Figure 3.
Piezo devices are capable of millisecond-scale step-and-settle. At left, a Polytec laser vibrometer visualizes external resonances. At right, an Input Shaping control process eliminates motion-driven ringing of components outside the servo-loop. Settling after rise time completes by t ~ Fres—1.


Ultimately, it is resolution, linearity and accuracy that qualify the static performance of a motion system. However, in dynamic applications such as scanning or tracking, static specifications are meaningless. One way to measure dynamic behavior is bandwidth, which specifies the amplitude response of a system in the frequency domain. The problem is that static accuracy and bandwidth together still do not indicate a system’s dynamic accuracy.

To qualify a system in such an application, end users must record and evaluate target data and actual position data for a given waveform, with the difference indicating following or tracking error. In conventional piezoelectric nanopositioning systems with proportional, integral, derivative servo controls, tracking error can reach double-digit percentages even at scanning rates below 10 Hz. It also increases with frequency.

For these reasons, tracking error is a key parameter in dynamic nanopositioning applications. Recent advances in digital controller design have led to sophisticated adaptive digital linearization methods that reduce dynamic errors in repetitive waveforms from the micron realm to indiscernible levels, even with high-frequency dynamic actuation under load (Figure 4).


Figure 4.
The top image shows the response to a triangular scan signal with a conventional PID controller and piezoelectric nanopositioning system. Blue = target position; red = actual position; green = tracking error (10x for better visibility). In the bottom image, the same system with adaptive digital linearization has tracking error (100x for better visibility) reduced by several orders of magnitude.


Serial or parallel kinematics?

In applications such as scanning microscopy, small areas must be scanned in two dimensions, with a third axis controlled by an external input; e.g., force in atomic force microscopes or current in atomic tunneling microscopes. Subnanometer line spacing and scanning rates of hundreds of hertz are desirable, and these are feasible only with parallel-kinematics, multiaxis closed-loop piezo-driven flexure stages.

Rather than stacking single-axis subassemblies, parallel-kinematics stages are monolithic, with actuators operating in parallel on a central moving platform (Figure 5). This not only significantly reduces inertia, but also yields identical resonant frequencies and dynamic behavior in both the X and Y directions. Alternative, stacked assemblies always result in different X vs. Y behavior (though published specifications sometimes fail to reflect this).


Figure 5. A monolithic, parallel-kinematics nanopositioning stage with piezoelectric drives and flexures uses capacitive position sensors to directly measure the central moving platform, compensating for the slightest off-axis motion in real time (left). Stacked serial-kinematics two-axis nanopositioning stages (right) cannot correct off-axis errors.

Consistent X vs. Y dynamic behavior is desirable for accurate and responsive scanning and tracking. The use of capacitive sensors to measure the monolithic moving platform means that orthogonal axes automatically compensate for each other’s runout and crosstalk (active trajectory control or multiaxis direct metrology), whereas with serial kinematics, runout errors of the individual axes accumulate. For example, tilt errors of only ±10 μrad — caused by the bottom platform of a hypothetical 4-in. multiaxis stack of stages — would cause a 2-μm linear error at the top platform. Other shortcomings of serial kinematics include high inertia, a high center of gravity, and up to five moving cables that can cause friction and hysteresis.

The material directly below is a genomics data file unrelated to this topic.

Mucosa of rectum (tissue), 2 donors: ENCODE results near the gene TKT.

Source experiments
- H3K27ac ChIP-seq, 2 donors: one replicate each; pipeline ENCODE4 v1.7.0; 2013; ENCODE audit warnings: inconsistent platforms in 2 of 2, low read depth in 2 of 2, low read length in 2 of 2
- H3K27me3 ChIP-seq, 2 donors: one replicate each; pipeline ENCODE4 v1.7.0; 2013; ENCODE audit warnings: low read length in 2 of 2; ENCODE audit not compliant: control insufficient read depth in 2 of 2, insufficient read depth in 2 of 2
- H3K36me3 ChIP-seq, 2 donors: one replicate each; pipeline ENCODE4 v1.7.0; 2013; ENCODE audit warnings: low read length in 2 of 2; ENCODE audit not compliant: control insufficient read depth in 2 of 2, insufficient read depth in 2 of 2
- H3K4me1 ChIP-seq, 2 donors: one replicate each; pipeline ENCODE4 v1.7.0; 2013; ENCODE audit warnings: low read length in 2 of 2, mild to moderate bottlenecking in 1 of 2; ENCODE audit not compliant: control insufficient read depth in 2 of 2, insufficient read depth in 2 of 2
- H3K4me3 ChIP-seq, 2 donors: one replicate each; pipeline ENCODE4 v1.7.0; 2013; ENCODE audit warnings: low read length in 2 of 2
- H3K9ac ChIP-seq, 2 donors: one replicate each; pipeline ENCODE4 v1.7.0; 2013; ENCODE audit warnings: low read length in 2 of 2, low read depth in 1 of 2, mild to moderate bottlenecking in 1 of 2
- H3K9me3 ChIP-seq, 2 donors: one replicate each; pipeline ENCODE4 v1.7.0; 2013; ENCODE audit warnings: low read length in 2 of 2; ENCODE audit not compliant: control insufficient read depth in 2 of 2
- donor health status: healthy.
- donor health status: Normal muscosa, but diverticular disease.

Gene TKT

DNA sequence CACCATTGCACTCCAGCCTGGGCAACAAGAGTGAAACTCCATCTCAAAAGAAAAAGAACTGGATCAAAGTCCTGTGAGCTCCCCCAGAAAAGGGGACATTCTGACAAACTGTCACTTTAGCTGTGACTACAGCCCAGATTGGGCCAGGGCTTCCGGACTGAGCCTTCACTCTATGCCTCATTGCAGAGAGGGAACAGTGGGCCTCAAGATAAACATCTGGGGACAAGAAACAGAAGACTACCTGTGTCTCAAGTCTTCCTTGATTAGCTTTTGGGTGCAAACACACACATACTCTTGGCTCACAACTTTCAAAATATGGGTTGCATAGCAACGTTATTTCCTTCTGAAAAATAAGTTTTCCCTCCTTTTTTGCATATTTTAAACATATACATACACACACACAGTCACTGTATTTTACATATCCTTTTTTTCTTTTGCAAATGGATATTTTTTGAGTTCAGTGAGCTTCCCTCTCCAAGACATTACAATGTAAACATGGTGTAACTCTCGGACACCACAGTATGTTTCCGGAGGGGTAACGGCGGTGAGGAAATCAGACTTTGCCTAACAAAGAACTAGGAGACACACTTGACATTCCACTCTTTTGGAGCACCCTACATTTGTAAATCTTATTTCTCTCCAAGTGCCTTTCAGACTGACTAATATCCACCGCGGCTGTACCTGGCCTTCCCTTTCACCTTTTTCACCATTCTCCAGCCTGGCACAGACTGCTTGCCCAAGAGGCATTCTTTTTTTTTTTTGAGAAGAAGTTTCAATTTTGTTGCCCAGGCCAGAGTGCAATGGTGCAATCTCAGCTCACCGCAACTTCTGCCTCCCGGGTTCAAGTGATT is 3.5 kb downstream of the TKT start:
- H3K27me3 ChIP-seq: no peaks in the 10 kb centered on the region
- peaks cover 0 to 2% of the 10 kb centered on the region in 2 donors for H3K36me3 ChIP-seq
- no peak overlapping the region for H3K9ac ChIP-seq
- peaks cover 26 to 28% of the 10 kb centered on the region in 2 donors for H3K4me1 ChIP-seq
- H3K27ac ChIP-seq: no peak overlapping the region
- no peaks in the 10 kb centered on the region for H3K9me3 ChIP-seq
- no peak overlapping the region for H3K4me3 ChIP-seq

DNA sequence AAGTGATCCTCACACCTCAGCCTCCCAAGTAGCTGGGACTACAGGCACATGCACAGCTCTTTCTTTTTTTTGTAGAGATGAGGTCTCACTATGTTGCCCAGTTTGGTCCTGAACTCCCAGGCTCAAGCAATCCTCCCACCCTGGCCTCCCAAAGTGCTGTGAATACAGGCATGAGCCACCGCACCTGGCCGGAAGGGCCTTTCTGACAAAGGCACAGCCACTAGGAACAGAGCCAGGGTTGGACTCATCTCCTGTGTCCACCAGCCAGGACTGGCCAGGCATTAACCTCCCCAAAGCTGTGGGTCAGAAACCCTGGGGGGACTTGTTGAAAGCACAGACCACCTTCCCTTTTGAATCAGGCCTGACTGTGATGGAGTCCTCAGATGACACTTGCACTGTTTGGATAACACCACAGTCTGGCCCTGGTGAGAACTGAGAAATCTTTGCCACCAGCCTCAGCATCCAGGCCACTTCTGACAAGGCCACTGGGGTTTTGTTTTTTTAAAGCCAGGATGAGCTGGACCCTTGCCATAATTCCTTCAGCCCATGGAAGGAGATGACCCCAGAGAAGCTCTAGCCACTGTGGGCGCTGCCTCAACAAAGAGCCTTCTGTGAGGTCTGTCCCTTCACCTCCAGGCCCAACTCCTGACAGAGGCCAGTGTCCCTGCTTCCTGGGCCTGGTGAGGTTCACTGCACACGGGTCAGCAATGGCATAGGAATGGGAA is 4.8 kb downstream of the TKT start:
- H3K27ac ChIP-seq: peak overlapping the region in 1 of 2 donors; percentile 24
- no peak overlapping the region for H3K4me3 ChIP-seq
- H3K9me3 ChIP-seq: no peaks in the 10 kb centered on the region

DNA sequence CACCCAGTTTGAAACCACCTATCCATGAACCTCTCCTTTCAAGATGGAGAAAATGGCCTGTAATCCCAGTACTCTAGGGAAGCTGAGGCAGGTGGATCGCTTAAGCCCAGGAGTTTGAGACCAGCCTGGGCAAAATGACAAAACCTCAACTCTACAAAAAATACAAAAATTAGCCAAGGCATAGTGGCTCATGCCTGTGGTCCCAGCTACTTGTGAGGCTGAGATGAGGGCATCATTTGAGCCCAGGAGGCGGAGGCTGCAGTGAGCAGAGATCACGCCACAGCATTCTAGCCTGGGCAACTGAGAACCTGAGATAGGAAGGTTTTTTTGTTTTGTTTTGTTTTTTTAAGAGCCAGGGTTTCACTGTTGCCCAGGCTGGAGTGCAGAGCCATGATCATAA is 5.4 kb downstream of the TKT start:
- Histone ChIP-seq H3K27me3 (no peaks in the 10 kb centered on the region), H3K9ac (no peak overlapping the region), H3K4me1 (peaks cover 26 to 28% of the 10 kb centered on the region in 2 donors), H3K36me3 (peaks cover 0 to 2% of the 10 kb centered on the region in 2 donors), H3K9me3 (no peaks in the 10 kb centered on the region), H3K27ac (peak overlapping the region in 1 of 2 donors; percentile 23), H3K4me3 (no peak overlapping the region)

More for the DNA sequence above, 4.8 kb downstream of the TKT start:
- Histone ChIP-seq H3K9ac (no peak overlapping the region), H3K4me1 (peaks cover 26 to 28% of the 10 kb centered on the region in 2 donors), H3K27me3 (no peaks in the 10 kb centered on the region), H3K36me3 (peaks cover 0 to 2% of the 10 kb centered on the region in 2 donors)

State-of-the-art nanometer scanning systems based on parallel kinematics control all six degrees of freedom, automatically compensating for unwanted out-of-plane motion and rotational errors.

Best specs or best performance?

The above discussion illustrates the complexity often involved in quantifying performance of a nanopositioning system. To find the highest-performing device for an application (not the one with the best specifications on paper), the user should engage in a dialogue with the manufacturer and ask the questions relevant to his or her application. Answers sounding too good to be true usually are just that. It always helps to find out how long a manufacturer has been involved in nanopositioning, what quality control system is in place, how specifications have been measured and what equipment was used.

In the aftermath of the telecom crash, analysts and investors are looking for promising markets, and nanotechnology seems to be one of them. This is why we will see new companies trying to make a fortune in this field. Start-ups that claim to have revolutionary nanopositioning solutions may lure millions of dollars in investor funding. Let’s not forget that, in telecom, more than 99 percent of the revolutionary concepts and ideas soon proved worthless. The real challenge lies not in the concept, but in production, yield and consistent quality, where delivered unit after delivered unit performs as well as the gently assembled prototype, fine-tuned by the chief engineer.

Because nanopositioning is not as simple as one, two, three, only companies that have experienced, well-equipped design and production teams as well as proven quality control systems will be able to satisfy the ever-growing demands of the market. Their product specifications may not always seem revolutionary, but they will hold up in the application environment.

Suggested sources

1. Scott Jordan (2000). Repealing Moore’s law; sub-0.25μm linewidths drive metrology, trajectory-control advancements for positioning subsystems. Semiconductor FABTECH, 12th Edition.

2. R. Gloess (1998). New methods of signal preshaping strongly increase bandwidth of closed-loop PZT actuators. ACTUATOR International Conference on New Actuators.

3. Ping Ge and Musa Jouaneh (1996). Tracking control of a piezoceramic actuator. IEEE Transactions on Control Systems Technology, 4, 3.

Meet the author

Stefan Vorndran is director of corporate product marketing communications/nanopositioning technologies for Polytec PI Inc. in Auburn, Mass. He holds an MS in electrical engineering from FH Dieburg in Germany.


GLOSSARY
microlithography
A technique for producing micron-size structures on surfaces by using short-wavelength light or electron beams.